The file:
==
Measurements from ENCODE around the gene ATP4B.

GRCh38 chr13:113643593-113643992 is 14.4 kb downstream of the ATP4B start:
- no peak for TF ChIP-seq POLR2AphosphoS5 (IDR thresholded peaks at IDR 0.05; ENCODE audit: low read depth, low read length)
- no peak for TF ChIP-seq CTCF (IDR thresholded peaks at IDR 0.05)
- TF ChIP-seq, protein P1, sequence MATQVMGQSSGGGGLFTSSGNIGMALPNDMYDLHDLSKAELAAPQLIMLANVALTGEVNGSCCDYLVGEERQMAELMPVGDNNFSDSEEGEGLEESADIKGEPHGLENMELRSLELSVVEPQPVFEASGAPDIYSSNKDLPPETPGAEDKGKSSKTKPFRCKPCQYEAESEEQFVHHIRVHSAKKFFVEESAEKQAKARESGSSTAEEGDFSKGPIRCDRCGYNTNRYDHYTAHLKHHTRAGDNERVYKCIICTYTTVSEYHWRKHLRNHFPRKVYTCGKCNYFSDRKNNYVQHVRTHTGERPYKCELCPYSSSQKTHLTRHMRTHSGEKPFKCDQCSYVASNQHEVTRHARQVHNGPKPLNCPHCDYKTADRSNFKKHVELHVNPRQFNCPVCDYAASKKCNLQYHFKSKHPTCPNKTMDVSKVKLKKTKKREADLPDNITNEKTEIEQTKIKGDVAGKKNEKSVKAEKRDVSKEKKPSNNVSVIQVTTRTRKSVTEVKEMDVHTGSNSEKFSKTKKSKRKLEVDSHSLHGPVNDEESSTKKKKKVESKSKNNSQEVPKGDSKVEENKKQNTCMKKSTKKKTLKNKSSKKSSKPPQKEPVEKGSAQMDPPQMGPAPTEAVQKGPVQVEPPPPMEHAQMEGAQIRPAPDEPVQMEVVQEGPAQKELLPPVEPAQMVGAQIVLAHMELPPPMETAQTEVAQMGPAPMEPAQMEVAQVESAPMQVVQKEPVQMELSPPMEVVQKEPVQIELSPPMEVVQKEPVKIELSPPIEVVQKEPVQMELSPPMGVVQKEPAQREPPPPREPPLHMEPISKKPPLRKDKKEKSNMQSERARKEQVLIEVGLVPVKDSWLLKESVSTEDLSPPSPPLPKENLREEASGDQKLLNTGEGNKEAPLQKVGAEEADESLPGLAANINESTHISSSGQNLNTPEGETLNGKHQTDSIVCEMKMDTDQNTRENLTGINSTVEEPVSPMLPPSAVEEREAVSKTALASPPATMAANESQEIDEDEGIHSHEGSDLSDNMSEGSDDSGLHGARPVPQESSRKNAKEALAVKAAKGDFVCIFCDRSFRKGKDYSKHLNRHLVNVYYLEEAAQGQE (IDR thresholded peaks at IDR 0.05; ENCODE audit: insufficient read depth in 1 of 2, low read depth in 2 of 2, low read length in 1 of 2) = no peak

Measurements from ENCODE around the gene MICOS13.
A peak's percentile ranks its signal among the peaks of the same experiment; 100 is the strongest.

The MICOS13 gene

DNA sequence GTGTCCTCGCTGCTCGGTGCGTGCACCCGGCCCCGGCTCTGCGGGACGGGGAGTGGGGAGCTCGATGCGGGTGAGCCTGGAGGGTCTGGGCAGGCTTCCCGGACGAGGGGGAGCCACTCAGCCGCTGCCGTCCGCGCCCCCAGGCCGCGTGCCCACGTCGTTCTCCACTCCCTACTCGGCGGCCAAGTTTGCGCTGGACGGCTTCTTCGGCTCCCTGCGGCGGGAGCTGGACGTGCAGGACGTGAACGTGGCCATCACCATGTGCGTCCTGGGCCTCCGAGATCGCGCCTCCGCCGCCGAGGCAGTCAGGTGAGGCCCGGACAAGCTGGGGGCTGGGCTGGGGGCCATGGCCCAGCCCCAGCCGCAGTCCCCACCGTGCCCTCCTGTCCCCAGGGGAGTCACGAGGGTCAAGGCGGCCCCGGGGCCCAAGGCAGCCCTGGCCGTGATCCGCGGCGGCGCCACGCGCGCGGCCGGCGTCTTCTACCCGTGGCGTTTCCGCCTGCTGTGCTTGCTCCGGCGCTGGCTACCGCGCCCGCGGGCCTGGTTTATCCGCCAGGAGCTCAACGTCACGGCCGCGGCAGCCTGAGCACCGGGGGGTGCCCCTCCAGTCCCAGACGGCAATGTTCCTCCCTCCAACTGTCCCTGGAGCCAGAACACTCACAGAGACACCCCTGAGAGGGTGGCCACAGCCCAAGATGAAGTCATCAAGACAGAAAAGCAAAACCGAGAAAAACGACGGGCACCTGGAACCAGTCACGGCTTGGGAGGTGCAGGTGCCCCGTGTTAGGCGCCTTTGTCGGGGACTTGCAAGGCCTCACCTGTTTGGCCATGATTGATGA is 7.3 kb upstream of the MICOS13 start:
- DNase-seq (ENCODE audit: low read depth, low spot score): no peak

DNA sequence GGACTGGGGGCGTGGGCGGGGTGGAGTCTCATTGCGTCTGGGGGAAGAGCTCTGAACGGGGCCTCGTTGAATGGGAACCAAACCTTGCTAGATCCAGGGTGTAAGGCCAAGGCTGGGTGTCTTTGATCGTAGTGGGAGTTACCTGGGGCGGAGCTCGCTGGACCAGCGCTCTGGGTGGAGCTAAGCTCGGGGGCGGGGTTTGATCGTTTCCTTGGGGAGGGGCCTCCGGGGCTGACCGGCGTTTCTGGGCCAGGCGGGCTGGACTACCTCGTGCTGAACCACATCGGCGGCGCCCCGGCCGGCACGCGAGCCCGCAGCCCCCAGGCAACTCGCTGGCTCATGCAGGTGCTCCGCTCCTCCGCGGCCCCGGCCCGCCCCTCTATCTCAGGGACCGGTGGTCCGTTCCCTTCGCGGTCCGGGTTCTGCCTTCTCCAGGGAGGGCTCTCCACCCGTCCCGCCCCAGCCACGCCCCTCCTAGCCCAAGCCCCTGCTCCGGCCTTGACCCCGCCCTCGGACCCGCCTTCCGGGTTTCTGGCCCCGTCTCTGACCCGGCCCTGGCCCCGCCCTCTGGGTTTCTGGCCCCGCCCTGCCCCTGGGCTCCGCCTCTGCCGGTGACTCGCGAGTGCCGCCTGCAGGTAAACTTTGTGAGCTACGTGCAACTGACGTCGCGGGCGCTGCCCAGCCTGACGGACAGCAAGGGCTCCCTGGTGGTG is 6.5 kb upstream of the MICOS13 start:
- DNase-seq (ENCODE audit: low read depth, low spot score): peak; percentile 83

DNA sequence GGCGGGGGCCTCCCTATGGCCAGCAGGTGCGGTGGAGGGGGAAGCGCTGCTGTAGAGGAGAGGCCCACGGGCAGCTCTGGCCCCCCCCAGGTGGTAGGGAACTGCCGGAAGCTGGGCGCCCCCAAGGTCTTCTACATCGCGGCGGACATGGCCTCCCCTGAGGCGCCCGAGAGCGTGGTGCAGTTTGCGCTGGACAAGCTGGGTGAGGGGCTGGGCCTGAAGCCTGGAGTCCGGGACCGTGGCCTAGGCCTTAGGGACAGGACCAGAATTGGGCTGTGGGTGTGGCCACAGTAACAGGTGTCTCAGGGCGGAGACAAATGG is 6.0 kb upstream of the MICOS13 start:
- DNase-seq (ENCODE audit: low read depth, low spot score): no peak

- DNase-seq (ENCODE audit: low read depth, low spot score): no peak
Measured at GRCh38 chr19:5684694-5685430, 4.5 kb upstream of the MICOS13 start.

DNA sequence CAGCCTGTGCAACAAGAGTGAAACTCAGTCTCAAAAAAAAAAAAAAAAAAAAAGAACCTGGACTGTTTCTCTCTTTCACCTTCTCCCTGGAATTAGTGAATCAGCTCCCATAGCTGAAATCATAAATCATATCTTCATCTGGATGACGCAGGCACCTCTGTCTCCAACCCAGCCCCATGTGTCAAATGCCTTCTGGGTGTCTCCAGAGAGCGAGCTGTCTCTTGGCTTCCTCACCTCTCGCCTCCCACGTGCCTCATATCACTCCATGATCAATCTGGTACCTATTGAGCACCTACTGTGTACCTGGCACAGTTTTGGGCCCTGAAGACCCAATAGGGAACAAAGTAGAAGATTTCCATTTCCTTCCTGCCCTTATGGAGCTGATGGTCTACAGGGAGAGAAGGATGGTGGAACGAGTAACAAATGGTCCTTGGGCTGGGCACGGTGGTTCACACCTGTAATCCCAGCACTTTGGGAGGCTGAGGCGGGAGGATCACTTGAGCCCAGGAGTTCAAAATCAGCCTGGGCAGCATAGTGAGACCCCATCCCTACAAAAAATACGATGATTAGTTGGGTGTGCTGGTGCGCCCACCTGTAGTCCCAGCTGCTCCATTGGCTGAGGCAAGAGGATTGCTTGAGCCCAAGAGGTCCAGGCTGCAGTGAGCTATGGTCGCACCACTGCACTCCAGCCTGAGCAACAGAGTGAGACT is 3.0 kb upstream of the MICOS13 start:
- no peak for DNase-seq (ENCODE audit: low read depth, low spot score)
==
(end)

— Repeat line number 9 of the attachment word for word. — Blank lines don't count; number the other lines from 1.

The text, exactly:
DNA sequence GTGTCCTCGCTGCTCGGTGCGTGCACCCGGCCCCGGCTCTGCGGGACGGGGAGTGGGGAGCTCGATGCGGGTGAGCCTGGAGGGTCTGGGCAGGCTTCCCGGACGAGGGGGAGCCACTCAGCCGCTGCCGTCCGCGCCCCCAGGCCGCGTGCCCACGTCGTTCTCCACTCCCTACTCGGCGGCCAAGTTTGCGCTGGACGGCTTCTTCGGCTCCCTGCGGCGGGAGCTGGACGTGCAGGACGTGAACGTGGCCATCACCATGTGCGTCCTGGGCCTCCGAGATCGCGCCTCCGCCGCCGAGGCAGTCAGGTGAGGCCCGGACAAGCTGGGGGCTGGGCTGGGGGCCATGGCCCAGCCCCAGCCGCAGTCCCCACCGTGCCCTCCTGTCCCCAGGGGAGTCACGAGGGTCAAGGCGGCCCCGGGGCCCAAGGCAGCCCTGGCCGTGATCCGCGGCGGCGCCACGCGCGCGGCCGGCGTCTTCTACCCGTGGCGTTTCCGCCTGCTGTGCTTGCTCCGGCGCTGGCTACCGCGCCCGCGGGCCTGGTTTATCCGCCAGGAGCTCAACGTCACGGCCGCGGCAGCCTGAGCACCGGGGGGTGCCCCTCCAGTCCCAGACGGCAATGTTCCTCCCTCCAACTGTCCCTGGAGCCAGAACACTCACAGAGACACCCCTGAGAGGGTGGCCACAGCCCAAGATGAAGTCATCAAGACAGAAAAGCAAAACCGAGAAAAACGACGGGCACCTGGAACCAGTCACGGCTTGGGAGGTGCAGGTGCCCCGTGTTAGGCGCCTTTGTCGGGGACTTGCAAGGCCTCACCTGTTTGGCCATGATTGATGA is 7.3 kb upstream of the MICOS13 start: